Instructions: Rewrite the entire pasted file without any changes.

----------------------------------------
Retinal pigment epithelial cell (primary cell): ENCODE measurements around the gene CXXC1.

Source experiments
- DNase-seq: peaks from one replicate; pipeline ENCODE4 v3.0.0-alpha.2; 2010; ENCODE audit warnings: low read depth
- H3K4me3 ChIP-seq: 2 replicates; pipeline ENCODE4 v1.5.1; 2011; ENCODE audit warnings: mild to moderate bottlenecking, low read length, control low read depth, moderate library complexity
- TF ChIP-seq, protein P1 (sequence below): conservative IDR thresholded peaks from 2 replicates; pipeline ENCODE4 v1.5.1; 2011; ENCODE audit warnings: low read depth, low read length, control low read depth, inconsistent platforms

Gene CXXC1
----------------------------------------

Retinal pigment epithelial cell (primary cell): ENCODE measurements around the gene CXXC1.

Source experiments
- DNase-seq: peaks from one replicate; pipeline ENCODE4 v3.0.0-alpha.2; 2010; ENCODE audit warnings: low read depth
- H3K4me3 ChIP-seq: 2 replicates; pipeline ENCODE4 v1.5.1; 2011; ENCODE audit warnings: mild to moderate bottlenecking, low read length, control low read depth, moderate library complexity
- TF ChIP-seq, protein P1 (sequence below): conservative IDR thresholded peaks from 2 replicates; pipeline ENCODE4 v1.5.1; 2011; ENCODE audit warnings: low read depth, low read length, control low read depth, inconsistent platforms

Gene CXXC1